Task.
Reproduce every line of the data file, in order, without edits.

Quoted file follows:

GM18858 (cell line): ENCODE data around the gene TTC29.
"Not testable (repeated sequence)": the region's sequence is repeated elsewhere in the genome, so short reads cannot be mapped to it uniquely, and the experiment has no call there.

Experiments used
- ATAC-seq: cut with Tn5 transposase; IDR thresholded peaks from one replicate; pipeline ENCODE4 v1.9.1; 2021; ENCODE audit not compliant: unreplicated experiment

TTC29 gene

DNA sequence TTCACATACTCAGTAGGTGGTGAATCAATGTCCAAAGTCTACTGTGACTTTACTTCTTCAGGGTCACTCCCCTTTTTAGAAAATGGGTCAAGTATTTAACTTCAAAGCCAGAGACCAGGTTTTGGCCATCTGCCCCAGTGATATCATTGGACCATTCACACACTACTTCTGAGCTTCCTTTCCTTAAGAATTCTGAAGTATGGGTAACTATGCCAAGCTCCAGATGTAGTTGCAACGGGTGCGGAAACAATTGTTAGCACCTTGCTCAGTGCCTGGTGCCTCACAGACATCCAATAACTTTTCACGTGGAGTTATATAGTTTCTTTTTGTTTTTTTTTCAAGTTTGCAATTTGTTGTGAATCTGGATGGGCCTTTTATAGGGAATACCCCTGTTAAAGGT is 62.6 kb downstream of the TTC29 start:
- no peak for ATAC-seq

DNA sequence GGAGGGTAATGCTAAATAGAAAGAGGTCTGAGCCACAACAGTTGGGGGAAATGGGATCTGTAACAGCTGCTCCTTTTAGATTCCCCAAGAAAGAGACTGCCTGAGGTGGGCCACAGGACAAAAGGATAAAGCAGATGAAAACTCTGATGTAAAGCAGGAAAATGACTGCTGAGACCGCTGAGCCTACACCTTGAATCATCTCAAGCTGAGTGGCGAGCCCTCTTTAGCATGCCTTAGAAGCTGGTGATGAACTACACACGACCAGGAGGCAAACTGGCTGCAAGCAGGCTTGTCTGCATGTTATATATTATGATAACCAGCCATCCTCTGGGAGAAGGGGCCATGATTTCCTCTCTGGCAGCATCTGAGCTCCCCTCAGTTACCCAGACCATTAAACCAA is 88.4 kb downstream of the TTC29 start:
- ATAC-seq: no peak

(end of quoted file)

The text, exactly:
GM18858 (cell line): ENCODE data around the gene TTC29.
"Not testable (repeated sequence)": the region's sequence is repeated elsewhere in the genome, so short reads cannot be mapped to it uniquely, and the experiment has no call there.

Experiments used
- ATAC-seq: cut with Tn5 transposase; IDR thresholded peaks from one replicate; pipeline ENCODE4 v1.9.1; 2021; ENCODE audit not compliant: unreplicated experiment

TTC29 gene

DNA sequence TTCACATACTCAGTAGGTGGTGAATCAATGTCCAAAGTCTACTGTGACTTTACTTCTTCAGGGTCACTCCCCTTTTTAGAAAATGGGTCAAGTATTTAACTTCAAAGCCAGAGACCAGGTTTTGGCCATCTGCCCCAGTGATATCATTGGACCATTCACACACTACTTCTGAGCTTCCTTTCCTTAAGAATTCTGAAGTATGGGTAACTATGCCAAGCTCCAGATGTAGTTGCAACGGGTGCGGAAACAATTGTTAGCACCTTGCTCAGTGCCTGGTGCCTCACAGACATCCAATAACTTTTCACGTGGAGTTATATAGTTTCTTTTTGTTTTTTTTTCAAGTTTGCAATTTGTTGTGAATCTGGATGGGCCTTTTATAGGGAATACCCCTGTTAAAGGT is 62.6 kb downstream of the TTC29 start:
- no peak for ATAC-seq

DNA sequence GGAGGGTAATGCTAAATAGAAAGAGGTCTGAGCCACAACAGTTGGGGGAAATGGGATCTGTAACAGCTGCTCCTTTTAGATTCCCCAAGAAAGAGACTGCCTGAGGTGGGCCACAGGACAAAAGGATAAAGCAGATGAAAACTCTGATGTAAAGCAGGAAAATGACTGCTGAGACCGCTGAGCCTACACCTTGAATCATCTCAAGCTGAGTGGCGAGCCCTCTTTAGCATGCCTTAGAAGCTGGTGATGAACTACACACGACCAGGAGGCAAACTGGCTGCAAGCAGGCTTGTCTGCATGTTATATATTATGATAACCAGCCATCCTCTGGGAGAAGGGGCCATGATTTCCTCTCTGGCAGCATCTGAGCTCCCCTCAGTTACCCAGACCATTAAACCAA is 88.4 kb downstream of the TTC29 start:
- ATAC-seq: no peak